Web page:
A4NH Director Speaks on the Future of Livestock

A4NH Director John McDermott served as a panelist at the recent seminar “The Future of Livestock: Enhancing Sustainability, Responsibility, and Efficiency,” held at the International Food Policy Research Institute (IFPRI).

In his remarks, McDermott brought an international perspective to the event, focusing on livestock issues in low and middle-income countries. He noted that, of the 1.3 billion livestock producers globally, one billion of them are smallholders, and three-quarters of those smallholders are poor. He pointed out that, while much of the conversation about the livestock industry focuses on large-scale production, smallholders are focused on resilience and sustainability. Accordingly, policymakers have to be concerned not only about production when thinking about livestock, but also about the welfare of people.

McDermott also highlighted the diversity in the livestock sector, as well as growing demand amid rapid changes. Changes to food systems that occurred across centuries in Europe are happening instead in decades in low and middle-income countries, he noted. The pace of these changes will only underscore the importance of figuring out how to support poor people to participate in markets with rapidly increasing quality and safety standards.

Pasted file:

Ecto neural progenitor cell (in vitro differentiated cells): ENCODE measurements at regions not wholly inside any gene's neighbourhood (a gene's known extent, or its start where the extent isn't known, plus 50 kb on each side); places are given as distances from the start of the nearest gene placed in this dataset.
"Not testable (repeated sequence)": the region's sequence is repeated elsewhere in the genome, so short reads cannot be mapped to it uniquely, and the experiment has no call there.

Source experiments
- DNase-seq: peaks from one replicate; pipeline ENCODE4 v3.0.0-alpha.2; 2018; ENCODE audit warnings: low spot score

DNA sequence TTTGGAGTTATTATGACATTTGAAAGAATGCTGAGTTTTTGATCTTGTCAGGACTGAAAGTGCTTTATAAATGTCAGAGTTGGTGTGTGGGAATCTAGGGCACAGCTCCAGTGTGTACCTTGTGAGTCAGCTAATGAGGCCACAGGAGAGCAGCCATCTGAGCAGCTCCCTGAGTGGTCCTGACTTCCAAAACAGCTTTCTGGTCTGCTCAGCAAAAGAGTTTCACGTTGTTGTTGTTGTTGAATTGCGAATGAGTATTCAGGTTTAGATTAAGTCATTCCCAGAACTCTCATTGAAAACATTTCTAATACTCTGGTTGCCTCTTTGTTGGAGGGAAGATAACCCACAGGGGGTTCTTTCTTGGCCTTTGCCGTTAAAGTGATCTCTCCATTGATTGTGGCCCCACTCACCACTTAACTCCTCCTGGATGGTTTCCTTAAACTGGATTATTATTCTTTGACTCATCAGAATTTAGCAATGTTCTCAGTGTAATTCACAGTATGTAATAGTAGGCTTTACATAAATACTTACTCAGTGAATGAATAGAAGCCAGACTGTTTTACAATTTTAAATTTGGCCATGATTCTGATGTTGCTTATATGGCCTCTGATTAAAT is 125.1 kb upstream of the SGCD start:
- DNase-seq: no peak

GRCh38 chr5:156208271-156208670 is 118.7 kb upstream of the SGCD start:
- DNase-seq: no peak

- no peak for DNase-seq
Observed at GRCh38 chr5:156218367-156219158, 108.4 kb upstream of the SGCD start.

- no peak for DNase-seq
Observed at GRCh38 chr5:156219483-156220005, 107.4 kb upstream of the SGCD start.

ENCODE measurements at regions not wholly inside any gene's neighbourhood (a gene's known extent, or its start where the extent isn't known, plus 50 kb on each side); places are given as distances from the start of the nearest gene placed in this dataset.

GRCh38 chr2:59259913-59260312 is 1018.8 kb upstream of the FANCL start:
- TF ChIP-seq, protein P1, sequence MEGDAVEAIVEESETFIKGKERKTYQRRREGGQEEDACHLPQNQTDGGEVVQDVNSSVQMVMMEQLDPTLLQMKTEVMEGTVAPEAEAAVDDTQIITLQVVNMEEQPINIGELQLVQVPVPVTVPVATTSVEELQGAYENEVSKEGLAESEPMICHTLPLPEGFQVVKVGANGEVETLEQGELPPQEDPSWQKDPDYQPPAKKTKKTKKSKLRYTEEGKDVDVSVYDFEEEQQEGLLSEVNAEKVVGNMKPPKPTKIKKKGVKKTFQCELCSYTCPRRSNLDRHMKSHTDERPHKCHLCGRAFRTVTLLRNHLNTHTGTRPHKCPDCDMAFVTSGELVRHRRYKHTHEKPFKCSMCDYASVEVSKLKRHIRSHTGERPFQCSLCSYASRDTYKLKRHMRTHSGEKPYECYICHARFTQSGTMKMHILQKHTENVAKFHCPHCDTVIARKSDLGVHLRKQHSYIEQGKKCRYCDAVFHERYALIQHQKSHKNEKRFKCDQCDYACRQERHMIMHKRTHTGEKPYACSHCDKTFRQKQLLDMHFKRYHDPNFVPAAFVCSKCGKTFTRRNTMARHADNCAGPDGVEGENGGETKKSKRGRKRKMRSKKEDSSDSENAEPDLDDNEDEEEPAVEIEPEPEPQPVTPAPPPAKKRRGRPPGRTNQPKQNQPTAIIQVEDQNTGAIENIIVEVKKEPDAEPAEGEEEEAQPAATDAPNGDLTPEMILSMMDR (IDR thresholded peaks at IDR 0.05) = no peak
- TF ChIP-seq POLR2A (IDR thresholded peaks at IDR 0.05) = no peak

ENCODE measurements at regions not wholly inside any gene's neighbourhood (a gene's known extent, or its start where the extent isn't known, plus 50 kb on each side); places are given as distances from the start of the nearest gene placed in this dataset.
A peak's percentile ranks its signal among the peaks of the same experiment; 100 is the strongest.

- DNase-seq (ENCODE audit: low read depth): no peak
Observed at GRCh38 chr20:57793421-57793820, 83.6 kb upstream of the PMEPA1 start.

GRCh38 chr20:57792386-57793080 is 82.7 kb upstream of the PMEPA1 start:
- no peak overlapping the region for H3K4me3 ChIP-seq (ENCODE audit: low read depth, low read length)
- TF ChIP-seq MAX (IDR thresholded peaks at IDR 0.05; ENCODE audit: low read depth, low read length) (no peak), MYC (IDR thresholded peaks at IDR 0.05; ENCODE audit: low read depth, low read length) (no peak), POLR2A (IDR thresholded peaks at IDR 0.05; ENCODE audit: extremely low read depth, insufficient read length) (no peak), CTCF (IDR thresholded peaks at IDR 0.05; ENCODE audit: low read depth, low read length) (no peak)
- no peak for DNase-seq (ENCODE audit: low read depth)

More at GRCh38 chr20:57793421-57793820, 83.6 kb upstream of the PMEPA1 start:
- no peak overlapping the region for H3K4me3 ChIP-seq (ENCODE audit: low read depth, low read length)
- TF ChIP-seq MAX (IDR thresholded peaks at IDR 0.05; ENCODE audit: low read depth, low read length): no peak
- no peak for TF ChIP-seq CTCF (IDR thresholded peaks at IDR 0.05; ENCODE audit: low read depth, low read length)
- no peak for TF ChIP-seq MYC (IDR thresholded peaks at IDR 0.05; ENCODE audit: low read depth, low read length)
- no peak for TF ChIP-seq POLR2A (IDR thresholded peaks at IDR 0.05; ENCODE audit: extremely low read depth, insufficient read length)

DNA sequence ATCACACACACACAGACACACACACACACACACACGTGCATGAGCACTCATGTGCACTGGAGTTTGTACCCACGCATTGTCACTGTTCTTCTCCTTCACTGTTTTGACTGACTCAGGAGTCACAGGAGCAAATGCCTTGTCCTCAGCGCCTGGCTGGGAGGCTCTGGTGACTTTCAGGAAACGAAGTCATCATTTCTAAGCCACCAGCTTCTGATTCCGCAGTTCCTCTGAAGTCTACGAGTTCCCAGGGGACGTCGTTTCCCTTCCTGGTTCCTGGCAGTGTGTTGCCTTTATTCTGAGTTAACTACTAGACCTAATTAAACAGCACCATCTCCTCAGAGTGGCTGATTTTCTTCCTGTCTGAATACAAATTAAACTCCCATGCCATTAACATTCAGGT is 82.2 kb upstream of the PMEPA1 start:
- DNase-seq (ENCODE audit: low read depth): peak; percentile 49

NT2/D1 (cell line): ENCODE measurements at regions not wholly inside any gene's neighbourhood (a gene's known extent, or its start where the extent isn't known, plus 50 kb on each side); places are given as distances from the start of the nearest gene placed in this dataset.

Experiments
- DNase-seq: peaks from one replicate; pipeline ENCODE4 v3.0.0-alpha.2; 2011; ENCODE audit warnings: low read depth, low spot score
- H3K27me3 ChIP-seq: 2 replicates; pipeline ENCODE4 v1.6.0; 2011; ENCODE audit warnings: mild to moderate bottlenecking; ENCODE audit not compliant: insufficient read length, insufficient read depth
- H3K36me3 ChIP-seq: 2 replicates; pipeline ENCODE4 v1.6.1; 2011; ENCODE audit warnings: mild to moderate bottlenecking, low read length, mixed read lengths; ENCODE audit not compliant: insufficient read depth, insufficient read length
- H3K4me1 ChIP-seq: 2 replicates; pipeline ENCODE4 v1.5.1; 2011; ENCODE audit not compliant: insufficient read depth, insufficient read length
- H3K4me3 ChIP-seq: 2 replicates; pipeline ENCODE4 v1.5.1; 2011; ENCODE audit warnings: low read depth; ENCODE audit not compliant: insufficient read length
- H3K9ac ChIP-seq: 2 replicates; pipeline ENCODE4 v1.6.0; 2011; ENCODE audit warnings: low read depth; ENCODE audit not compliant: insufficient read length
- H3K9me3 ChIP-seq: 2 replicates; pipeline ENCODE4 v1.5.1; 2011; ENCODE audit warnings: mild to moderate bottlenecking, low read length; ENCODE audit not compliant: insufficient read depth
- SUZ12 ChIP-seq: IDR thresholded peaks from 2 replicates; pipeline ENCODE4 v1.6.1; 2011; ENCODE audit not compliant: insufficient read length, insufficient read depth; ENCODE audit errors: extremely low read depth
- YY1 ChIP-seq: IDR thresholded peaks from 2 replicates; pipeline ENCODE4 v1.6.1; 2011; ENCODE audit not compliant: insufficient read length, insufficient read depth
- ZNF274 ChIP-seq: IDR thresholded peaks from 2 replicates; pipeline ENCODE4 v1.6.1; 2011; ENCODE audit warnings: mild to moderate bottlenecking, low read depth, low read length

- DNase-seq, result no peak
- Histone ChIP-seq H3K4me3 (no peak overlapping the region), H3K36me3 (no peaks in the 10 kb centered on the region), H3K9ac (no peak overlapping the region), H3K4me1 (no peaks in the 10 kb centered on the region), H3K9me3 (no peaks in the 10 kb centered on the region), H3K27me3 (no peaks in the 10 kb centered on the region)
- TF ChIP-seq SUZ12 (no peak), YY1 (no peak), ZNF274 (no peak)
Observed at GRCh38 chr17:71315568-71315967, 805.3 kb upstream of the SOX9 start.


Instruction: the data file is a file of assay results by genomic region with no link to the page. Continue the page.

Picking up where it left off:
“We are balancing competing needs: huge numbers of people and animals, and a huge amount of territory. (The transition is) also happening incredibly fast in low and middle-income countries. How will we manage this transition?” he asked the audience to consider.

McDermott’s remarks complimented other perspectives in the discussion, which included the business sector and developed countries such as the United States.

The event, co-organized by IFPRI, the Embassy of the Federal Republic of Germany – Washington, and Farm Foundation, was held on January 30. It built on the Global Forum on Food and Agriculture, held earlier in the month in Germany. Video of the entire session, as well as full details on all the speakers, can be found on IFPRI’s website.